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The Standard Template Library and the string Class
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// use reciprocal function object p = transform(valsbegin(), valsend(), valsbegin(), reciprocal()); // call function object cout << "Transformed contents of vals:\n"; p = valsbegin(); while(p != valsend()) { cout << *p << " "; p++; } return 0; }
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Notice two important aspects of reciprocal() First, it inherits the base class unary_function This gives it access to the argument_type and result_type types Second, it defines operator( ) such that it returns the reciprocal of its argument In general, to create a function object, simply inherit the proper base class and overload operator( ) as required It really is that easy
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When using a binary function object, it is possible to bind a value to one of the arguments This can be useful in many situations For example, you may wish to remove all elements from a sequence that are greater than some value, such as 8 To do this, you need some way to bind 8 to the right-hand operand of the function object greater( ) That is, you want greater( ) to perform the following comparison val > 8 for each element of the sequence The STL provides a mechanism, called binders, that accomplishes this There are two binders: bind1st( ) and bind2nd( ) They take these general forms bind1st(binfunc_obj, value) bind2nd(binfunc_obj, value) Here, binfunc_obj is a binary function object bind1st( ) returns a unary function object that has binfunc_obj's left-hand operand bound to value bind2nd( ) returns a unary function object that has binfunc_obj s right-hand operand bound to value The bind2nd( ) binder
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is by far the most commonly used In either case, the outcome of a binder is a unary function object that is bound to the value specified To demonstrate the use of a binder, we will use the remove_if( ) algorithm It removes elements from a sequence according to the outcome of a predicate It has this prototype template <class ForIter, class UnPred> ForIter remove_if(ForIter start, ForIter end, UnPred func); The algorithm removes elements from the sequence defined by start and end if the unary predicate defined by func is true The algorithm returns a pointer to the new end of the sequence, which reflects the deletion of the elements The following program removes all values from a sequence that are greater than the value 8 Since the predicate required by remove_if is unary, we cannot simply use the greater( ) function object as-is, because greater( ) is a binary object Instead, we must bind the value 8 to the second argument of greater( ) using the bind2nd( ) binder, as shown in the program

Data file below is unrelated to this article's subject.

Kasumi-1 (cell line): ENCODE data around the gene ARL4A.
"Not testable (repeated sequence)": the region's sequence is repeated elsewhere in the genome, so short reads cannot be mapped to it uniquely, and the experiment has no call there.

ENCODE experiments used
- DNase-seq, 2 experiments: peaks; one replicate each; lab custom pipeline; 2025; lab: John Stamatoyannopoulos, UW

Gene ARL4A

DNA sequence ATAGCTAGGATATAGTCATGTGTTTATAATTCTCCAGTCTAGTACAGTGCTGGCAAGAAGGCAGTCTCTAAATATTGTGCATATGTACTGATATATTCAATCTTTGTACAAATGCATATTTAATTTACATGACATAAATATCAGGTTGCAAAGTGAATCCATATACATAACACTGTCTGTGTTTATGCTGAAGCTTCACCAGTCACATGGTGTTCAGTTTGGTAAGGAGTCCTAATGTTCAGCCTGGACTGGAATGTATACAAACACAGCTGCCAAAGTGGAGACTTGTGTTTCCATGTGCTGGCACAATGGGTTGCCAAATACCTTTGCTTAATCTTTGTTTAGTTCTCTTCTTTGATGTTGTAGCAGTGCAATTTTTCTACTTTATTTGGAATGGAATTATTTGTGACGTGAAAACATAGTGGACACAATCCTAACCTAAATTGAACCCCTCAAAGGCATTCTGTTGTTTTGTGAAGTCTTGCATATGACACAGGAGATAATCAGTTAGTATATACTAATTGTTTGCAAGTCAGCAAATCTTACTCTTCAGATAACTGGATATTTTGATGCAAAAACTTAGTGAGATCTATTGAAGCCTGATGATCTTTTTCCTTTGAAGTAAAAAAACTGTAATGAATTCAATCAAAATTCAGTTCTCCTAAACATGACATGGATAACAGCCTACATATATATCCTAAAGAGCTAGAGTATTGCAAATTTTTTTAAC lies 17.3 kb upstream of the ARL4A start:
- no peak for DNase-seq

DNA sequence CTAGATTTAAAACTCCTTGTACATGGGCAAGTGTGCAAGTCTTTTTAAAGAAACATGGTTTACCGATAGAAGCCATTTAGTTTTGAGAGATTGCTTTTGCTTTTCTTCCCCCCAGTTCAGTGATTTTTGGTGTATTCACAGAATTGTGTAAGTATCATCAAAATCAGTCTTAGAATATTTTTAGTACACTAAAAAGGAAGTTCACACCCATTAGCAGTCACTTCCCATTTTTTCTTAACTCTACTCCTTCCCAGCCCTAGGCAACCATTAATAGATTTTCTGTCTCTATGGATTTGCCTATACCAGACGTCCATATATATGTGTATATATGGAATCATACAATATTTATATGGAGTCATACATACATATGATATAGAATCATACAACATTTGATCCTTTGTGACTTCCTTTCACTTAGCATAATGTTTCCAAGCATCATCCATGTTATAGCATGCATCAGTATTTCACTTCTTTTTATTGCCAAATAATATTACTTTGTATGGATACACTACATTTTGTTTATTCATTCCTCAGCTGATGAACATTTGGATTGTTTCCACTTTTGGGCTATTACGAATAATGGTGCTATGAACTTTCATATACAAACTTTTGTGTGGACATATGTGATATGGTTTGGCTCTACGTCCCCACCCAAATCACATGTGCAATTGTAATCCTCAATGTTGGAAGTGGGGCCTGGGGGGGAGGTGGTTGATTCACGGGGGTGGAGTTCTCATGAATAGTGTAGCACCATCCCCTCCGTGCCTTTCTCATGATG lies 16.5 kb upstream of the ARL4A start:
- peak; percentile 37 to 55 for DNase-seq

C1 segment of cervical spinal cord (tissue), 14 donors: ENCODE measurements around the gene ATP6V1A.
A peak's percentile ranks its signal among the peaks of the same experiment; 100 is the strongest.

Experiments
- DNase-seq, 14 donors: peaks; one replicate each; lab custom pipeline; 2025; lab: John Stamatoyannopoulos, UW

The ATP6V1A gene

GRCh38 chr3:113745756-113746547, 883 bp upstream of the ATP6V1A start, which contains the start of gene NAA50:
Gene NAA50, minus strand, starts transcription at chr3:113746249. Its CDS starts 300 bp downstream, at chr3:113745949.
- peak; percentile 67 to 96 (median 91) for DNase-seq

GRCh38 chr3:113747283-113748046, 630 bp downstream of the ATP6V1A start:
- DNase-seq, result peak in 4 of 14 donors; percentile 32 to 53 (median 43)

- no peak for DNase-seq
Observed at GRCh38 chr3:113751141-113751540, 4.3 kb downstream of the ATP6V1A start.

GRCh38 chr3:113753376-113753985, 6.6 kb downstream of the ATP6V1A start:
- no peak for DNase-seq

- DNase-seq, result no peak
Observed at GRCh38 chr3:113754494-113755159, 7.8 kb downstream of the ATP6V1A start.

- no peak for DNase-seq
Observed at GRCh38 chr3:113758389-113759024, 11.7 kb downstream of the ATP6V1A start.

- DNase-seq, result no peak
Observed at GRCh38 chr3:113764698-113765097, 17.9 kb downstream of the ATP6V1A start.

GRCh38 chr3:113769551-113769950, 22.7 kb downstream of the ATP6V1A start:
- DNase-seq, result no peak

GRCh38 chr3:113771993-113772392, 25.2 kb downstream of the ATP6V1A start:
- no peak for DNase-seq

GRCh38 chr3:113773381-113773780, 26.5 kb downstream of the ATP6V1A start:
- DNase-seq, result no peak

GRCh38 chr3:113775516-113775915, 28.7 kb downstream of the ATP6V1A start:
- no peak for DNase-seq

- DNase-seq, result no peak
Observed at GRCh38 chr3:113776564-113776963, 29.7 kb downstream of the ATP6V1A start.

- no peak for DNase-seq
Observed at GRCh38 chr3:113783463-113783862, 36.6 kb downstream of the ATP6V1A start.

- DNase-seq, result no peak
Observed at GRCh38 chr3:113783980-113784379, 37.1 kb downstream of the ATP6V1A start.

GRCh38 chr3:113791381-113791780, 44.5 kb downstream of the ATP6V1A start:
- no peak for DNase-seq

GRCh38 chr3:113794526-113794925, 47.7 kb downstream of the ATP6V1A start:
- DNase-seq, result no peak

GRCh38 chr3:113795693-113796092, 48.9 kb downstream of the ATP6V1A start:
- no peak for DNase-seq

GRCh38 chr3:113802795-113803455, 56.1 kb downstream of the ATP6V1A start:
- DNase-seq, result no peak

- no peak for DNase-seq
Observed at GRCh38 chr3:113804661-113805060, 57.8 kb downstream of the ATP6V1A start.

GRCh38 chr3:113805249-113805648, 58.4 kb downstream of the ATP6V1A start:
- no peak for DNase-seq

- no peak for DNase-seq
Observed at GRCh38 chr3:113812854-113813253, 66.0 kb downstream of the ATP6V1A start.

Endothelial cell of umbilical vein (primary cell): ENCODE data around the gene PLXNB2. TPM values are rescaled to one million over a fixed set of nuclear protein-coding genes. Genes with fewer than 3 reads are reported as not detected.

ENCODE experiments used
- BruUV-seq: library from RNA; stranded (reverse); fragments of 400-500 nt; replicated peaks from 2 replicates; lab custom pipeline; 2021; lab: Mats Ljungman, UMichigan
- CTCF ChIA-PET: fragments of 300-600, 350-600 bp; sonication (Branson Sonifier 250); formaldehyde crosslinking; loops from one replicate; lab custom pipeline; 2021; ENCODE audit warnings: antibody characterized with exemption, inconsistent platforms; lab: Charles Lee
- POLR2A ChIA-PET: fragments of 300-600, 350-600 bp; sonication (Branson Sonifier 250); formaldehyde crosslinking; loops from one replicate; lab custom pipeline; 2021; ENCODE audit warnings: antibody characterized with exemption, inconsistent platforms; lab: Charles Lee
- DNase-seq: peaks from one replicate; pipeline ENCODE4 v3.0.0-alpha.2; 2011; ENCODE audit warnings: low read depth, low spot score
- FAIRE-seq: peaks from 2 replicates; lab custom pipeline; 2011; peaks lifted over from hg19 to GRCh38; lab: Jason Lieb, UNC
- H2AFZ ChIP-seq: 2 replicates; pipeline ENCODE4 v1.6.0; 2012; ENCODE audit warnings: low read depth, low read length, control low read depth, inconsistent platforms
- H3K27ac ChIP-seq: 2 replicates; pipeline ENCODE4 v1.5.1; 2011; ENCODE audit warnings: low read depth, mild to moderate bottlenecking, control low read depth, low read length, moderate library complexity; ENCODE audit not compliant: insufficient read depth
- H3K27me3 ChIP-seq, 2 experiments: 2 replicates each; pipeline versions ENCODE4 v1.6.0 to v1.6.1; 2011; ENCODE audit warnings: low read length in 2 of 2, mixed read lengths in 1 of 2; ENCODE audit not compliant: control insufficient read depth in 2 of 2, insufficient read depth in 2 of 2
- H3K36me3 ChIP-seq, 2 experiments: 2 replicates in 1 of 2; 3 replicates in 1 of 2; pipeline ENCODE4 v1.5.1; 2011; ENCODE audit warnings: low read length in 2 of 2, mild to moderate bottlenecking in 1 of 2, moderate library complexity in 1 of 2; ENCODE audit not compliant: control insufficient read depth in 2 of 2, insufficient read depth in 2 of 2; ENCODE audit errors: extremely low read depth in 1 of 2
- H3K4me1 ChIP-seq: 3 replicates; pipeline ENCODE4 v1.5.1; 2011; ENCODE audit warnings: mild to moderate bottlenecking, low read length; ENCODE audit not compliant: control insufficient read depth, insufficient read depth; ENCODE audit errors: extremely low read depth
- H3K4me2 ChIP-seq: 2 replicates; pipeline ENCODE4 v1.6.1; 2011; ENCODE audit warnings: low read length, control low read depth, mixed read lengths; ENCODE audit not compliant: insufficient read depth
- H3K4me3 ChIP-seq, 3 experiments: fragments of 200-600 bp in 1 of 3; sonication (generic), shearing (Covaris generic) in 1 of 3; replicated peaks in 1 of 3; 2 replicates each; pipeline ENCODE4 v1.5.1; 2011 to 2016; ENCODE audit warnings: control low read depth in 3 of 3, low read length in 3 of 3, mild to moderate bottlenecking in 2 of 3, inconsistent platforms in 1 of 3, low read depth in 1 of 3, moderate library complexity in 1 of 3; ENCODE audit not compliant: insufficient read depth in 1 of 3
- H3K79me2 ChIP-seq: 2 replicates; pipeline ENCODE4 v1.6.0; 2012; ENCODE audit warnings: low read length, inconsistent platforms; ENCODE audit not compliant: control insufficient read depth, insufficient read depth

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// Demonstrate bind2nd() #include <iostream> #include <list> #include <functional> #include <algorithm> using namespace std;
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int main() { list<int> lst; list<int>::iterator p, endp; int i; for(i=1; i < 20; i++) lstpush_back(i); cout << "Original sequence:\n"; p = lstbegin(); while(p != lstend()) { cout << *p << " "; p++; } cout << endl; endp = remove_if(lstbegin(), lstend(), bind2nd(greater<int>(), 8));
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The Standard Template Library and the string Class
cout << "Resulting sequence:\n"; p = lstbegin(); while(p != endp) { cout << *p << " "; p++; } return 0; }
The output produced by the program is shown here
Original sequence: 1 2 3 4 5 6 7 8 9 10 11 12 13 14 15 16 17 18 19 Resulting sequence: 1 2 3 4 5 6 7 8
You might want to experiment with this program, trying different function objects and binding different values As you will discover, binders expand the power of the STL in very significant ways One last point: there is an object related to a binder, called a negator The negators are not1( ) and not2( ) They return the negation (ie, the complement of) whatever predicate they modify They have these general forms not1(unary_predicate) not2(binary_predicate) For example, if you substitute the line
endp = remove_if(lstbegin(), lstend(), not1(bind2nd(greater<int>(), 8)));
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